From what Polybius said, however, that it was an honour peculiar to the Achaians and Romans that they did not make war without a previous declaration, we sufficiently understand that what is said byDionChrysostom, that war is mostfrequently Not declared\, is certainly true; not merely because it is not required by the law of nature, but because such is the custom or usage of nations. And indeed a declaration of war was not so frequent among other nations, as among the Romans and Achaians. Nor was such a declaration made by either party when the other nations of Greece waged war with the barbarians or with one another; nor do we read of the Jews, who went to war by God's command, that they ever declared war against their enemies. Neither did the Macedonians make a public declaration of war when they destroyed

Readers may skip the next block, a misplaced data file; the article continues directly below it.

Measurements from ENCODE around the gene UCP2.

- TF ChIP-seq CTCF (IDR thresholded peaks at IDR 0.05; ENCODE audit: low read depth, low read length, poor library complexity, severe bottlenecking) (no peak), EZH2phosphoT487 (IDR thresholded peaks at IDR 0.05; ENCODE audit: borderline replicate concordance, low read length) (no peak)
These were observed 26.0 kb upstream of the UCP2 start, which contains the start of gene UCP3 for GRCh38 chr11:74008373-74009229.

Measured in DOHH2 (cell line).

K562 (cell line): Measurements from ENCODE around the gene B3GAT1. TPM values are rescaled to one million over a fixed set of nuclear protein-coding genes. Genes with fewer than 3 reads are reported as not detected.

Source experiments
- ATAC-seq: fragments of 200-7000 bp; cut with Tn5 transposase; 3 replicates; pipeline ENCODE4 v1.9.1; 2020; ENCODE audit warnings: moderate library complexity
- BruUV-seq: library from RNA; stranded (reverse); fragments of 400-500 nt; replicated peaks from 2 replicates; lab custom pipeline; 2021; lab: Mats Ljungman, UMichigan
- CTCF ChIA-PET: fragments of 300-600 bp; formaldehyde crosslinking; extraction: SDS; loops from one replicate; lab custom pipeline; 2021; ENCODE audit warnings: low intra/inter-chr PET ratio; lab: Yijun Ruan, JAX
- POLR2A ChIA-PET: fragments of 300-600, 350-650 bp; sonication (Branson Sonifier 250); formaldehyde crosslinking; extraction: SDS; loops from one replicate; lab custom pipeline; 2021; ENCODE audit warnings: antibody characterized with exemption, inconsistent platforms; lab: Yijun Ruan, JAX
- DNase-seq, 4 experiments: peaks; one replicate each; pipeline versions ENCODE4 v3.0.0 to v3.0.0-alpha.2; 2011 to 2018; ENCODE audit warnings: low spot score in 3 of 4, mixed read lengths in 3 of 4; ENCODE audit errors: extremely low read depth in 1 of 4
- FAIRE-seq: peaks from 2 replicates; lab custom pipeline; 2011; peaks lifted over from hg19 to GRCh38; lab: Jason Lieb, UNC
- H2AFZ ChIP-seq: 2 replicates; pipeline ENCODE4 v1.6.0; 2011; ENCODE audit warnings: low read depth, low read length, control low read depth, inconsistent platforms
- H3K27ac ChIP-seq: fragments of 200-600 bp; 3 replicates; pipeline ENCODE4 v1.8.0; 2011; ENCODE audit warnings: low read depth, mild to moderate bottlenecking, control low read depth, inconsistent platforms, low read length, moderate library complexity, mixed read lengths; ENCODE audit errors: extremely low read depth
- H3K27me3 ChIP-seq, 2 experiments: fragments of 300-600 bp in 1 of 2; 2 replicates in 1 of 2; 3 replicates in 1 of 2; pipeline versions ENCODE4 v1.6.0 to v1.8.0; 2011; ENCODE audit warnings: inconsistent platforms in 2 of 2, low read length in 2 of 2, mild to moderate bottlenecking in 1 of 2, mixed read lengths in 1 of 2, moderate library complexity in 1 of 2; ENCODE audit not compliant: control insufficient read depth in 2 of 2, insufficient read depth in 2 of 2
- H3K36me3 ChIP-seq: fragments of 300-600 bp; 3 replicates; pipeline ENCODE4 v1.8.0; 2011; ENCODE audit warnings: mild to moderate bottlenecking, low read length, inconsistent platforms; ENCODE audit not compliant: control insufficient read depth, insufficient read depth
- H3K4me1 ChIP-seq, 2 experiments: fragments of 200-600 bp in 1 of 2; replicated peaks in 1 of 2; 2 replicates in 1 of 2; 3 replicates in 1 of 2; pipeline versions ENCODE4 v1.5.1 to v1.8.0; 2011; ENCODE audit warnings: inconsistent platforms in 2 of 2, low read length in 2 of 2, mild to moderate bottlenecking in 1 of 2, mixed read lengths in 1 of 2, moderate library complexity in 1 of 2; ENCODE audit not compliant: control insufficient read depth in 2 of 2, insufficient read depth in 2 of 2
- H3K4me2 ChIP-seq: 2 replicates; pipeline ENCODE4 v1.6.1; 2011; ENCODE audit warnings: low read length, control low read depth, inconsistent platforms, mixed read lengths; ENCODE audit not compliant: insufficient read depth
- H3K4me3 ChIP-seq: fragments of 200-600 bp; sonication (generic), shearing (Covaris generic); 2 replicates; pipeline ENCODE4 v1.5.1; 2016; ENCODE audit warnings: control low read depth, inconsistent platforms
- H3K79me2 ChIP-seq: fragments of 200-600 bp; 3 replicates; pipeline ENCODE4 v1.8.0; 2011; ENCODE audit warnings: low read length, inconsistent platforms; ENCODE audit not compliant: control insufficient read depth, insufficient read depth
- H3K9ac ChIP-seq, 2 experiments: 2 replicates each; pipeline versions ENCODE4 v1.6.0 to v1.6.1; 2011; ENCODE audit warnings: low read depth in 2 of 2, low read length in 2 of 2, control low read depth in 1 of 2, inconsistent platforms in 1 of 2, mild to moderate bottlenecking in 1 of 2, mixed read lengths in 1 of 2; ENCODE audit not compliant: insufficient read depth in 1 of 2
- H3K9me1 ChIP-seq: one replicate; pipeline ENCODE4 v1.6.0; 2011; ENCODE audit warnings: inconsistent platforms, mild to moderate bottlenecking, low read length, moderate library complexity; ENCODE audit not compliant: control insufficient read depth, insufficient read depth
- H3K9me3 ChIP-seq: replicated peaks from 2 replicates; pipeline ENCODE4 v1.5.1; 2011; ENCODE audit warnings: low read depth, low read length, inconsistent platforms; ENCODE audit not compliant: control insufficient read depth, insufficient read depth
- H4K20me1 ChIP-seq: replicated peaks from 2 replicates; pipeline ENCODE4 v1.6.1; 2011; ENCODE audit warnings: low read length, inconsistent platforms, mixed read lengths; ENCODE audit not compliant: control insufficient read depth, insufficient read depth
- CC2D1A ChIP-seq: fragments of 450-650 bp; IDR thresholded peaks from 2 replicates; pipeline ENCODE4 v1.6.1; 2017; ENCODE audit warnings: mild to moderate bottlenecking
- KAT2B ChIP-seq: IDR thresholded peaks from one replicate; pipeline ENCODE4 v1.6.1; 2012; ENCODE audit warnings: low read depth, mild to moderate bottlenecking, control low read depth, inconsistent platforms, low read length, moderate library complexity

• L. 3. c. 3. §11. t L-2- c. 8. §1. n. 1& 2.
t In the original, this passage from Dion Chrysostom is quoted so as to mean, that war is mostfrequently Declared, (bella indicta tri To x\£rot, ut plurhniim) but from the context it appears evidently to have been an error of the press. The words of Chrysostom are: iroxtjwi oelrl To *x«rov 'AKHPTKT01 ,ylytotTni. Wars are most frequently made Without a public declaration, and so our author translates them very correctly above, page T. T.